In this volume, Conley offers a step-by-step process by which to build a great company. After acknowledging Maslow's influence on his thinking (and in process explaining Mallow's core concepts) in Part One (Chapters 1-3), he examines three "relationship truths." In Chapters 4-6, he explains how to create base motivation, loyalty, and trust for employees. In Chapters 7-9, he explains how to create satisfaction, commitment, and "evangelistic" fervor for customers. And then in Chapters 10-12, he explains how to create trust, confidence, and pride of ownership for investors. In Part Five (Chapters 13 and 14), Conley explains how to coordinate the three separate but interrelated "relationship truths" to create a "self-actualized life" for each of those involved. Although that may prove to be an unrealistic goal, it is worthy of pursuit nonetheless. Whereas a mountain has a finite height, Maslow's pyramid does not. No individual and no organization can ever become fully actualized. There will always be room for improvement because achieving one goal creates opportunities to achieve others. Revealingly, Conley describes himself as a Himalayan Sherpa who guides his reader to up to the summits of Nepal or Tibet. What he implies is that his role has another, in my view more important function: To guide his readers to insights that will enable her or him to chart a proper course when embarked on a never-ending journey from one peak performance to the next.
This is also true of a company whose culture that must constantly adjust to both internal changes (e.g. its workforce) and external changes (e.g. in its competitive marketplace) while in pursuit of greatness. Consider these comments John Kotter and James Heskett share in Corporate Culture and Performance that suggest a causal relationship between a strong culture and peak performance: "Corporate culture can have a significant impact on a firm's long-term economic performance. We found that firms with cultures that emphasized all the key managerial constituencies (customers, stockholders, and employees) and leadership from managers at all levels outperformed firms that did not have those cultural traits by a huge margin. Over an eleven-year period, the former increased revenues by an average of 682 percent versus 166 percent for the latter, expanded their work forces by 282 percent versus 36 percent, grew their stock prices by 901 percent versus 74 percent, and improved their net incomes by 756 percent versus 1 percent." My guess (only a guess) is that in all of the peak performance companies, the words "culture" and "character" are synonymous.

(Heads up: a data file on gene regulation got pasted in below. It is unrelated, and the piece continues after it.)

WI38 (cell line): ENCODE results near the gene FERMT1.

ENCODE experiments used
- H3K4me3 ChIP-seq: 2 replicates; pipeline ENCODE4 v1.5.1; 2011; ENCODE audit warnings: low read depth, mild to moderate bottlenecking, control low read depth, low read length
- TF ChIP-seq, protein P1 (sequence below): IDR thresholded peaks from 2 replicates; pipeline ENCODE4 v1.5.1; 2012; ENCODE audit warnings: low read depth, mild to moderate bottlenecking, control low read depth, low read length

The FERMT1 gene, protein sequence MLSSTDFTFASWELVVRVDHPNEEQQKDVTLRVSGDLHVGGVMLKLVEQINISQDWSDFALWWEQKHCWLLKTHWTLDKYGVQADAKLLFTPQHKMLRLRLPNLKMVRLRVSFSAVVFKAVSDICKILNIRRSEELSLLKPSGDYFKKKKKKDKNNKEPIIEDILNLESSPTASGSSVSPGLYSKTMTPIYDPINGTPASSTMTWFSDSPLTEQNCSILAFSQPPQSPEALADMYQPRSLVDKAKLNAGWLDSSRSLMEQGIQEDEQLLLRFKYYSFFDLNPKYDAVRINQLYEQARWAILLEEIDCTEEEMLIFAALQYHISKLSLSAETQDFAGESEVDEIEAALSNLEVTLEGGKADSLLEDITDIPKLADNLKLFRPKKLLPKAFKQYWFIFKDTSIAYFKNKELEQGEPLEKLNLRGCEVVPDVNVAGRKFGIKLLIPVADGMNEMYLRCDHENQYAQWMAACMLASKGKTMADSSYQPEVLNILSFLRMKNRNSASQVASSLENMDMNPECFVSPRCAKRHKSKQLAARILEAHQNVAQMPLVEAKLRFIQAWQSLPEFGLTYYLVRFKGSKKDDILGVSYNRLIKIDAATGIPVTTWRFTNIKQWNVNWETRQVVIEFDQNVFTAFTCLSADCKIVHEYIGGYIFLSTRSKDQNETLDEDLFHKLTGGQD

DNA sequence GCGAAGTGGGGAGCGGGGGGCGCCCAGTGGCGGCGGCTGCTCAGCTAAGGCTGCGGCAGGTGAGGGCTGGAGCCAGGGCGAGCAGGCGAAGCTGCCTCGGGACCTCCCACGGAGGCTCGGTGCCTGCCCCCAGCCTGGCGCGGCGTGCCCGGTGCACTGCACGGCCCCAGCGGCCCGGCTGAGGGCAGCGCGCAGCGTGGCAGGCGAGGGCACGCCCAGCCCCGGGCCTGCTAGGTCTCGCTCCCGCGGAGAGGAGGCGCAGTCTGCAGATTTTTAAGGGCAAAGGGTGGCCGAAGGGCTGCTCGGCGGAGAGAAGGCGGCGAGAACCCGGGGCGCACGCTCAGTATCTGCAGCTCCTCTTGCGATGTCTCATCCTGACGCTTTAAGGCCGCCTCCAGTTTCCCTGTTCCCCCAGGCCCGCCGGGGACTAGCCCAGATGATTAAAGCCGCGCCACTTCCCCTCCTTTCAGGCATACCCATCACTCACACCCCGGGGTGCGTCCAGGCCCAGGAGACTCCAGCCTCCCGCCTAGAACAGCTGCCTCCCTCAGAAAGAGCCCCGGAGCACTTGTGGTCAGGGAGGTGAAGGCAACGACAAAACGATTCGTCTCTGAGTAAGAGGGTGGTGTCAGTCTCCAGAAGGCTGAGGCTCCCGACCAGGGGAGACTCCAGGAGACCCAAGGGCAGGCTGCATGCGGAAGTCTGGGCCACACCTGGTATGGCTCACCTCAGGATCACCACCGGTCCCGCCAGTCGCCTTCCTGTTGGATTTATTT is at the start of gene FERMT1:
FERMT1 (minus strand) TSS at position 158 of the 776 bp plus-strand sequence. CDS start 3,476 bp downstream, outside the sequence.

It is no coincidence that, year after year, many of the same companies on Fortune magazine's list of those that are "Most Highly Admired" are also among those most profitable. However, as we all soon learn once embarked on a business career, there is a "bottom line" to an individual's personal character as well as to an organization's financial performance. Maslow suggests that when reaching the summit of self-actualization, there is a recognition that "this is the real me." Bill George calls this one's "True North," "the internal compass that guides you as a human being at your deepest level. It is your orienting point - your fixed point in a spinning world - that helps you stay on track as a leader. Your True North is based on what is most important to you, your most cherished values, your passions and motivations, the sources of satisfaction in your life. Just as a compass points toward a magnetic field, your True North pulls you toward the purpose of your leadership."
Self-actualization awaits each person who reads this book. Let the journey begin. Bon voyage!
Chip Conley takes that familiar perspective into new territory by describing how he applied the concept to employee, customer, and investor needs in building his Joie de Vivre, his boutique hotel management company. Employees get money, recognition, and meaning from their work. Customers receive what they expect, have their desires fulfilled, and are pampered by gaining what they don't recognize they want. Investors engage in a relationship that's established in the right way, enjoy a positive relationship with those who run the company, and help establish a legacy through their investment. By putting all three hierarchies in place, you can create a unique corporate culture, develop an enthusiastic set of employees and managers, build customer loyalty, and maintain a profitable business.